Monday, August 20, 2007

Gregory Djanikian: My Name Brings Me to a Notion of Splendor

No one could pronounce it
without mutilating spindling tearing
even my best friends would shrug halfway giving up
and always the long pause on the first day of class
after Dillon or Dinsemore or Dix
every face turning to me even though
my name was not yet called and mangled
in every probable way oh why wasn't I
Jenkins or Jennings something safer
and mannerly anything but this minefield
of letters set against each other sticking
in the mouth as if the fault were mine
as if no other name were as impenetrable
not Knoebbels or Steinbacher not Stoltzfus
or Schmidt how did they come to be
so inconspicuous who were they
playing kickball tracing maps of America
doing long division on the blackboard
as easily as if they were walking
across the street in their sleep no worries
no boundaries to trip them up no Mr. Bielfield
telling my mother I'll straighten him out
what was so crooked? even my past life
seemed now a dark labyrinth of passages
my grandfather standing on the wharf in Alexandria
waving goodbye and me on the great ship
waving back not knowing where the prow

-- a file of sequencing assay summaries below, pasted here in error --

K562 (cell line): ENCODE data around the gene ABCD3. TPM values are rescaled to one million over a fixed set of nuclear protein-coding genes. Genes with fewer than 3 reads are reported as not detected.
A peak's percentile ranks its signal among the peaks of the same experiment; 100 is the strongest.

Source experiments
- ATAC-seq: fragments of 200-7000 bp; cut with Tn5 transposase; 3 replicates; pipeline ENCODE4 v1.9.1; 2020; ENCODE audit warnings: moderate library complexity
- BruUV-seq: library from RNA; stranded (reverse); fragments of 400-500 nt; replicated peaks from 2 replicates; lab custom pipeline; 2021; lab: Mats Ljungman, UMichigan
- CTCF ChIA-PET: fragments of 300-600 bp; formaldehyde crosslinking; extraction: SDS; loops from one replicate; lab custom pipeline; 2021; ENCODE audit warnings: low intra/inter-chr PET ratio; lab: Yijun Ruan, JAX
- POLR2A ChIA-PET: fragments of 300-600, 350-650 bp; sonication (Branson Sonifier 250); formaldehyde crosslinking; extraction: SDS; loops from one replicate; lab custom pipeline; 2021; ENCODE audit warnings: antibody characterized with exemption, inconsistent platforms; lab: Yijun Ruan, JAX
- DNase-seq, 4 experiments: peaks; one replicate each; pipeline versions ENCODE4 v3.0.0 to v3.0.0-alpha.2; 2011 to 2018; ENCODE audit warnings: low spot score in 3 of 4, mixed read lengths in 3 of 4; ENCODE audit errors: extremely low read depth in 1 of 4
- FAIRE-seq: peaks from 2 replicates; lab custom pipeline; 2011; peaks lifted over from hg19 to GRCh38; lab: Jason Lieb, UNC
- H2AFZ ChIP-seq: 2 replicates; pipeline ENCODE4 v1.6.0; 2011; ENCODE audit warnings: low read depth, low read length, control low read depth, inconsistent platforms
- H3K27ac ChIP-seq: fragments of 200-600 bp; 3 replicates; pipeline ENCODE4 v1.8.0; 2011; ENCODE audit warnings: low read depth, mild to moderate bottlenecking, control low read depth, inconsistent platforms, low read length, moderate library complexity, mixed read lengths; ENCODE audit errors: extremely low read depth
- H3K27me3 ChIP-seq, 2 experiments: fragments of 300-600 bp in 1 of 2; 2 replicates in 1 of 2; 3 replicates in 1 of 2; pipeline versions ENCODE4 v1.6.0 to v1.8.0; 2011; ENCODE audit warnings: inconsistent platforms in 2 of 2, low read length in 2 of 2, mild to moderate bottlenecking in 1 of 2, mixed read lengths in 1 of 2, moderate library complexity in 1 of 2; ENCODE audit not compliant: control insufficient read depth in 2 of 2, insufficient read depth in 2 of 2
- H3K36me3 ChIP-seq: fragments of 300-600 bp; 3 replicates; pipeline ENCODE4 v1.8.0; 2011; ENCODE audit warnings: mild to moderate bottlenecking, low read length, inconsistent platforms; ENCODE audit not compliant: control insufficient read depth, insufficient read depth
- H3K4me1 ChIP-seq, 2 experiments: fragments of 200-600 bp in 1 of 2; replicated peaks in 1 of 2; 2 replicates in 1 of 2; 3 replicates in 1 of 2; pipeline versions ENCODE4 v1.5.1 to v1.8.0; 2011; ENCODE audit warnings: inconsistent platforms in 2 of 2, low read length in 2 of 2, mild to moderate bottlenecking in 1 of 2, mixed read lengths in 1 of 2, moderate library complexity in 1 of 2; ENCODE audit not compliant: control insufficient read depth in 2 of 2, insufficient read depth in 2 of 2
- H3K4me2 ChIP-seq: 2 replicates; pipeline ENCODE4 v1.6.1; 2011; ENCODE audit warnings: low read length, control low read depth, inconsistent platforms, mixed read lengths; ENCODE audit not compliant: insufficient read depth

would finally lodge on what rock what piece
of exquisitely verdant beach who knew
I would have to unravel the tangle
of circumstances that put me in a small
landlocked lumber town in Pennsylvania
face to face now with Joe Schunk and having
to explain the D was silent easy enough
to say once you got the hang of it but Joe didn't
and it was five or six fast blocks of losing him
down Hawthorne and across to Pine my heart
thumping and beads of sweat glistening
on my arms before I heard Louisa Richards
suddenly call out DeeJay to me from her porch
in a way that stopped me in my tracks
because nothing had ever sounded so good
and nothing came easier than to walk
up the stairs and sit down by her
and begin telling her who I was.

Copyright Gregory Djanikian. This poem is from the collection entitled So I Will Till the Ground and has appeared in on March 3, 2007.

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